Edinburgh Fringe 2015
Philosophical and impactful storytelling duet about trauma and how we understand words and meaning. Stylised movement and a fascinating transporting performance.
Two women sit on stools, poised above their beautiful billowing long skirts amid stacks of pages of neatly scrolled paper that unfolds as they speak. The scene is angelic, of a beautiful place somewhere else. Sue MacLaine and Nadia Nadarajah share the bilingual performance as MacLaine, the author, speaks the esoteric text clearly and Nadarajah signs with BSL. The text is philosophical – how do you know how to spell out a name? As they ring little bells and move on to the next thought we learn that words cannot describe trauma. Speaking steadily and deliberately in a part spoken word and part clinical way MacLaine states that this is all about taking a leap of faith. Bad stuff happened.
Through realistic and symbolic motifs they tell this fascinating story – or maybe it’s more of a report – in a detached, warm, yet matter of fact style. The rapport between the two women is mesmerising and symbiotic. Nadarajah translates into BSL every word and both are compelling to watch, but at times they disagree. Using images and diagrams they earnestly put forth their ideas and differences, which adds another interesting layer to this complex piece.
Sometimes they use arm gestures that are decisive, precise, graceful and abstract. This addition of physical expression, while sitting still and confidently on stools makes the performance out of the ordinary and takes us somewhere but we’re not sure where. Bright eye contact is alive and always focused on the audience except in the brief times they relate to each other in the ritualistic way they settle for a moment then start reading out a new page.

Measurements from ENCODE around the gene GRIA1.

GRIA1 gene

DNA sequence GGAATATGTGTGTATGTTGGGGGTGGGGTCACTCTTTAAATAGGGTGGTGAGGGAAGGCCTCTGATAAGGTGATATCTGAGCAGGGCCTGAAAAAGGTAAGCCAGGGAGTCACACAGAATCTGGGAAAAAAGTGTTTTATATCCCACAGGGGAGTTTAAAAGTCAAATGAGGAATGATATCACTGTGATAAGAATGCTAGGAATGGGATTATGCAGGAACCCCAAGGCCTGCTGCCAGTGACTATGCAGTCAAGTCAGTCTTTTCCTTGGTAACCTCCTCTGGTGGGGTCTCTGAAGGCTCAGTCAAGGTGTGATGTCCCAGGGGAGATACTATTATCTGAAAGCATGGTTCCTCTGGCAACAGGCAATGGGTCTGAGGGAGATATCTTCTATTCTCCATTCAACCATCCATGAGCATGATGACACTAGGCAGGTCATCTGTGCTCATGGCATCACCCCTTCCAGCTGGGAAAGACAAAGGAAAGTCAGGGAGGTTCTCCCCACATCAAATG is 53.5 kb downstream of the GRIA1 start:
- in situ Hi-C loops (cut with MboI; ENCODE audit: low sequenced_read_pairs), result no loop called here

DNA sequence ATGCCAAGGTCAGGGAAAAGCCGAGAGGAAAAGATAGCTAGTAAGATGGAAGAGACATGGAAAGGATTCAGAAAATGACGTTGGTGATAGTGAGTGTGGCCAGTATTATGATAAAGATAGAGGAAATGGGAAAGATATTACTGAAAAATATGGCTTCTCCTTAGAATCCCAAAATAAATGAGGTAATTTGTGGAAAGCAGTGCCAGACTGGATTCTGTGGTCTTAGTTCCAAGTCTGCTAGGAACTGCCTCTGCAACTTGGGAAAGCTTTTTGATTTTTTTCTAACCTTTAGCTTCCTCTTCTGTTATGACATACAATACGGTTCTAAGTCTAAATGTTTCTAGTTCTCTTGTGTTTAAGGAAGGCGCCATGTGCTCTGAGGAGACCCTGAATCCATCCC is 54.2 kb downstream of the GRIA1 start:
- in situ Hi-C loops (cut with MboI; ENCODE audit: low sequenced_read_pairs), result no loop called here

Maclaine is like a cipher, getting into our mind with questions and information. Language, message and meaning – how does it all work? These days when texts and emails are quick and easy to communicate the questions posed take us back to thinking, speaking and asking ourselves where language comes from – and more importantly, how we know what it all means. Astute, perfectly timed and well performed, this piece is very well crafted, it’s also charming, disarming, moving, with flashes of humour and makes an excellent case for believing people – moreover believing them when they have experienced trauma. But can we restore the whole? How can we start again? This piece is an enlightening and impactful way to treat this subject. It’s not over dramatic or emotional, in fact almost the opposite, which is genius.